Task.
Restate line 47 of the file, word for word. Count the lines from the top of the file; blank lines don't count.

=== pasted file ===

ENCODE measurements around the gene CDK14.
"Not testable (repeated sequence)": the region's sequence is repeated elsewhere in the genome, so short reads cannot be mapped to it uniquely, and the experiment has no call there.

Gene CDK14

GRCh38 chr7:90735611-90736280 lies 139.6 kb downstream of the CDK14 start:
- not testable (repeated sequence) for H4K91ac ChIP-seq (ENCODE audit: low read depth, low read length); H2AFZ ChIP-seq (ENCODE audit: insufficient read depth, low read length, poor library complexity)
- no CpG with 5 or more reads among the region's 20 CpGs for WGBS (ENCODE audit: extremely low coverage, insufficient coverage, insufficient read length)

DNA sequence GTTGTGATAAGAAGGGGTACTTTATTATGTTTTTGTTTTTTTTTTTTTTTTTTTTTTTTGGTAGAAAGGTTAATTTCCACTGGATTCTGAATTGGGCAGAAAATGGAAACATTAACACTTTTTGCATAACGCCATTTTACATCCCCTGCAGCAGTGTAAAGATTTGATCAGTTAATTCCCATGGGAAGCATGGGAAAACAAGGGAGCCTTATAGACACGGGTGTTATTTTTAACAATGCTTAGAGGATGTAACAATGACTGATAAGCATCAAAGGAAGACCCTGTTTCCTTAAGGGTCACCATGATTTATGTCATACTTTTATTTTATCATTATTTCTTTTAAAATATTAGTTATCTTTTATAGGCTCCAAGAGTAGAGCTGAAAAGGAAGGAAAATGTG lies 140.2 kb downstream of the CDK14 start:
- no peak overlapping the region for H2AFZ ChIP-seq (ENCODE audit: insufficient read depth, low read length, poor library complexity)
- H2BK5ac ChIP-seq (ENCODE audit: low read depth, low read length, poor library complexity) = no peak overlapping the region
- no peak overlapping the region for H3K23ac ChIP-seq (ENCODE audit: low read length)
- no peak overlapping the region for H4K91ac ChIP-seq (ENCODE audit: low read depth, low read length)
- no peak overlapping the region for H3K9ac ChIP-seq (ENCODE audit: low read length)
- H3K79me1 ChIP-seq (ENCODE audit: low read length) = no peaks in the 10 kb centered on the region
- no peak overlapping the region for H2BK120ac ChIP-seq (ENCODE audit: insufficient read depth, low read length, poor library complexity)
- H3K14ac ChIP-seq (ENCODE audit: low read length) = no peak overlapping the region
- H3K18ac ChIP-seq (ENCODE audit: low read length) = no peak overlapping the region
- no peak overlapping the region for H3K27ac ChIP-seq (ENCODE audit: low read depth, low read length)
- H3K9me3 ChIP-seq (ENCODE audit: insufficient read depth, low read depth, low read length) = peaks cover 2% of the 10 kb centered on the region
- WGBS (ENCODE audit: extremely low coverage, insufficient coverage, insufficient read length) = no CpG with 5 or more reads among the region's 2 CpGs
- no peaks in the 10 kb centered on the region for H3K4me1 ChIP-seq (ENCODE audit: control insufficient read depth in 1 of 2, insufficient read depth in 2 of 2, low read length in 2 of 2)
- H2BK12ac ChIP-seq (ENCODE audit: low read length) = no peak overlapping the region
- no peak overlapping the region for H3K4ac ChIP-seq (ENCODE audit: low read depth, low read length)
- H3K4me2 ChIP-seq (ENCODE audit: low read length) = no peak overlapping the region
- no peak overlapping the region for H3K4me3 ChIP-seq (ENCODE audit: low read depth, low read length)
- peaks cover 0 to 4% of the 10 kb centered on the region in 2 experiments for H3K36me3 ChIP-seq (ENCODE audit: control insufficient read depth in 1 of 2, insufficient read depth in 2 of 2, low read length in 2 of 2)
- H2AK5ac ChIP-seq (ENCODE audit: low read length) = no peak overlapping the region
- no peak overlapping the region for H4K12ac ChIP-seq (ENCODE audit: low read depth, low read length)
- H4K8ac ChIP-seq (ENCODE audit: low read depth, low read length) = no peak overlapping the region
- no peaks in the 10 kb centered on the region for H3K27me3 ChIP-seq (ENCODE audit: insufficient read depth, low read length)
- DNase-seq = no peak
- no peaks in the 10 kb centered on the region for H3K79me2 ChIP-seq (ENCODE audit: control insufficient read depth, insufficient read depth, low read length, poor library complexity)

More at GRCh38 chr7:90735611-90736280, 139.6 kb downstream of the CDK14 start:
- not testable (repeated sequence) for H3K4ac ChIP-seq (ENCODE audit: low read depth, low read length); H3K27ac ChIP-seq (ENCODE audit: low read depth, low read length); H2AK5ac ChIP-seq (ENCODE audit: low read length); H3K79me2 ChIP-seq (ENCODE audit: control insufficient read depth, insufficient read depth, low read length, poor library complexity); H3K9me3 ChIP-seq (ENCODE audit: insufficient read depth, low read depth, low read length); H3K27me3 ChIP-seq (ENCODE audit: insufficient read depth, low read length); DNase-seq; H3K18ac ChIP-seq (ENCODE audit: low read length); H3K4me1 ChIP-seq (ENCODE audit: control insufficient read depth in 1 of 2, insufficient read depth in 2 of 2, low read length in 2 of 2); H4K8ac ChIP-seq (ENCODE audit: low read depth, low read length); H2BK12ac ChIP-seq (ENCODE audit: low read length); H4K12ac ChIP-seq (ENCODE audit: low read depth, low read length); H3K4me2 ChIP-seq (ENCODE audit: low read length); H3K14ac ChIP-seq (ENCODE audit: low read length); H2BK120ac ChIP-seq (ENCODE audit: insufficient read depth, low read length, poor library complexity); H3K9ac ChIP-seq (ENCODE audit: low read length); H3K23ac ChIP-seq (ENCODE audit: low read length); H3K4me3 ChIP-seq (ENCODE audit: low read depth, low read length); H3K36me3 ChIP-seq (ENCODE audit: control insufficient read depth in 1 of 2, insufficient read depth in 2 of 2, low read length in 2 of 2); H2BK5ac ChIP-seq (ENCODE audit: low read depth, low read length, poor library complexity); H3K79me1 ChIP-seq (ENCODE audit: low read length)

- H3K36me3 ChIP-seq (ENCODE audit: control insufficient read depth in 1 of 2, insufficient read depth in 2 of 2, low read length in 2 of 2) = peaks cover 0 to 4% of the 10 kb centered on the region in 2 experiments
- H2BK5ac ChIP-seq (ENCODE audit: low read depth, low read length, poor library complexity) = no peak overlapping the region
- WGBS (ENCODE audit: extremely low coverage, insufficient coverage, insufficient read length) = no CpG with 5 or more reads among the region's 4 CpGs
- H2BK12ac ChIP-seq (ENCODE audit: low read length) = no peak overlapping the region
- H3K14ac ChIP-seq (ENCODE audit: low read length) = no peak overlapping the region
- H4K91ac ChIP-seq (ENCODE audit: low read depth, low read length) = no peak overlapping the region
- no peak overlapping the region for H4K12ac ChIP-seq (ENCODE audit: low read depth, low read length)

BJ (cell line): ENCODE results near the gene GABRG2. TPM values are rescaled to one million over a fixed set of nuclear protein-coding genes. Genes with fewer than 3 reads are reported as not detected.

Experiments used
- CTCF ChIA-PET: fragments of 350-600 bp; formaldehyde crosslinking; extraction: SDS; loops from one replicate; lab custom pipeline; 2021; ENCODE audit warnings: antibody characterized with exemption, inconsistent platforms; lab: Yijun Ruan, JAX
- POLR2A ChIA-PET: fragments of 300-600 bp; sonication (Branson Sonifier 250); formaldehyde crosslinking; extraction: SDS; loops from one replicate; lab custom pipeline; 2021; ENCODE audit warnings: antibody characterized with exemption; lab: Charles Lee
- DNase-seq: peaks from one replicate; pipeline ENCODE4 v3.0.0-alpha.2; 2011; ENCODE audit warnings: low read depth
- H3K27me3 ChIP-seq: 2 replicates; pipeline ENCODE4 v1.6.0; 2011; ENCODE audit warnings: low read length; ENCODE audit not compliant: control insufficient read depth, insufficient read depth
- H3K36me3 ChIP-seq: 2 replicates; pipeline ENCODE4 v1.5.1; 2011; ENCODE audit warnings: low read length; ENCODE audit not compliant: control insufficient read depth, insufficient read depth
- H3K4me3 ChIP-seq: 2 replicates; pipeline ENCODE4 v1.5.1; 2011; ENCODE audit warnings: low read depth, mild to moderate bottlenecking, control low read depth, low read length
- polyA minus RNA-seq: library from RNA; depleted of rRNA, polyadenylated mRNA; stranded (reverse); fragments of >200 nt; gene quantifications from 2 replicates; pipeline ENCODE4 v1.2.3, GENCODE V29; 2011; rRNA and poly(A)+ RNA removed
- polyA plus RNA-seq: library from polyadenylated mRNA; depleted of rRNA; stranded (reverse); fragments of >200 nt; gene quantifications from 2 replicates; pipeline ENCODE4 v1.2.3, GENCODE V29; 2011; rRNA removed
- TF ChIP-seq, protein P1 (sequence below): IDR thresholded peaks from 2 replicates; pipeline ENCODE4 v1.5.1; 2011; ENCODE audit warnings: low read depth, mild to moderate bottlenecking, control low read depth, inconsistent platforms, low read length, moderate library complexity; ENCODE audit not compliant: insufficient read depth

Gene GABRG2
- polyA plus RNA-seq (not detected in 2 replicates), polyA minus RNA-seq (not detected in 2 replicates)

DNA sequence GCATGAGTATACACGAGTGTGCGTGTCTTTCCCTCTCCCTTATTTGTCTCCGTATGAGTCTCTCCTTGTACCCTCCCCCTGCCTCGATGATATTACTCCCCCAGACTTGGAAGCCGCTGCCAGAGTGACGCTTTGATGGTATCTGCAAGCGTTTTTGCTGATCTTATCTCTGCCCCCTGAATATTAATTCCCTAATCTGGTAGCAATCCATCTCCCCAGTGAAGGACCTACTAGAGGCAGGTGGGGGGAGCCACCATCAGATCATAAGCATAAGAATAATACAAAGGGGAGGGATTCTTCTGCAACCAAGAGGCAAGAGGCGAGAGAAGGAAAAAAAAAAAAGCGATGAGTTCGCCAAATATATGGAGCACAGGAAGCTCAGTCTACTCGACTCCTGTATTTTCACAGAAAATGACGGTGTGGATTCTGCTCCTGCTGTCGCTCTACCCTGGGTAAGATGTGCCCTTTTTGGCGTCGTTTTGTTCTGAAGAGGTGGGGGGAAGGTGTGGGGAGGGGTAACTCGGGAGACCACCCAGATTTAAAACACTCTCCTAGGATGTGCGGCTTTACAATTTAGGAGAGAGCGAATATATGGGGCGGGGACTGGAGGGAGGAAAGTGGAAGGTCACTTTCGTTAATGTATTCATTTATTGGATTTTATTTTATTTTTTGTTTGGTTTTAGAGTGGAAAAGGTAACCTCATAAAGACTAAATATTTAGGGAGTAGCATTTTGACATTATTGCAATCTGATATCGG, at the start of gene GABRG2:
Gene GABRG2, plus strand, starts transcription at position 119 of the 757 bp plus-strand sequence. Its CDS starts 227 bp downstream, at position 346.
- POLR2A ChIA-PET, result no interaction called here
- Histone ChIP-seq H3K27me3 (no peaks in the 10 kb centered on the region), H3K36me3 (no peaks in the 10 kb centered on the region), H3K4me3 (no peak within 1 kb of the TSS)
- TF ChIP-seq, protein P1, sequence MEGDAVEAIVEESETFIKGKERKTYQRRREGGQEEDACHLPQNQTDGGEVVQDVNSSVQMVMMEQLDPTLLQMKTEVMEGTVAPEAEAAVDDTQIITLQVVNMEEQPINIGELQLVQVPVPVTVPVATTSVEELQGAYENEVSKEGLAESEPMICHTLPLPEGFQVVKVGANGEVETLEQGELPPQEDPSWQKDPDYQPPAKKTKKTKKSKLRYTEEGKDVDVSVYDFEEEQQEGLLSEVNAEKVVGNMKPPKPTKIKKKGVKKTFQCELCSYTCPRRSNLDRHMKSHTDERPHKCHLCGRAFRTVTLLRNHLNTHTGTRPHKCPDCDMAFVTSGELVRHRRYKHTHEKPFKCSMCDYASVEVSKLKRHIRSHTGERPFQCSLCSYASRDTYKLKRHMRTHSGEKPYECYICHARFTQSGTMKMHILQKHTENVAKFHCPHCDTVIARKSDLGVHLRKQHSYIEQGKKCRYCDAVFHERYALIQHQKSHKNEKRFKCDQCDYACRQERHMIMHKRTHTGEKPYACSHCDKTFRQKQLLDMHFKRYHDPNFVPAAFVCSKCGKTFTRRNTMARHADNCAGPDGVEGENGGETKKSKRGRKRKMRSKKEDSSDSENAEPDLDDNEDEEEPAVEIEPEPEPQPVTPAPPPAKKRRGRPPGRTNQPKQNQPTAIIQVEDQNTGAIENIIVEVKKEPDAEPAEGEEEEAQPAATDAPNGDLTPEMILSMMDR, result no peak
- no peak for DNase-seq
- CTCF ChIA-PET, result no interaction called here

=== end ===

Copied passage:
- H3K36me3 ChIP-seq: 2 replicates; pipeline ENCODE4 v1.5.1; 2011; ENCODE audit warnings: low read length; ENCODE audit not compliant: control insufficient read depth, insufficient read depth